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David Evans CS201j: Engineering Software University of Virginia Computer Science Lecture 23: Everything Else You Should.

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Presentation on theme: "David Evans CS201j: Engineering Software University of Virginia Computer Science Lecture 23: Everything Else You Should."— Presentation transcript:

1 David Evans CS201j: Engineering Software University of Virginia Computer Science Lecture 23: Everything Else You Should Know (but wont see on Exam 2)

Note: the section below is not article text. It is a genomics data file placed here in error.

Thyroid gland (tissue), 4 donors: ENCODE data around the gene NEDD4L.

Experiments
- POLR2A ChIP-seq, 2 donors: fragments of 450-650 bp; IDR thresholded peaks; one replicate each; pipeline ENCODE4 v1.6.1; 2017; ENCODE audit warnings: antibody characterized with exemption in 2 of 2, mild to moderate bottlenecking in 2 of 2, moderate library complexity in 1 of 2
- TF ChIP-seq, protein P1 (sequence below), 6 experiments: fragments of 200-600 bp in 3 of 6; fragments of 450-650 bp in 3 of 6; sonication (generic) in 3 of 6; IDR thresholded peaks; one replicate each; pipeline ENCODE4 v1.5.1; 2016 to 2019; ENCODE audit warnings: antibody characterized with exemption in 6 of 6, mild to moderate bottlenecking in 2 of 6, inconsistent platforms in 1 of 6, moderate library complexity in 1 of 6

2 20 November 2003CS 201J Fall Menu Course Evaluations 101 Things Every Computer Scientist should know Course Charge

3 20 November 2003CS 201J Fall Course Pledge You Signed I will provide useful feedback. I realize this is an experimental course and it is important that I let the course staff know what they need to improve the course. I will not wait until the end of the course to make the course staff aware of any problems. I will provide feedback either anonymously (using the course feedback form) or by contacting the course staff directly. I will fill out all course evaluation surveys honestly and thoroughly.

4 20 November 2003CS 201J Fall Two Surveys Required Official SEAS Survey –You receive about it –Administrators read it to determine whether or not to fire me CS201J Specific Survey: handed out today –Specific questions to help improve future editions of CS201 I do read all of the surveys completely Department head and curriculum committee will read SEAS survey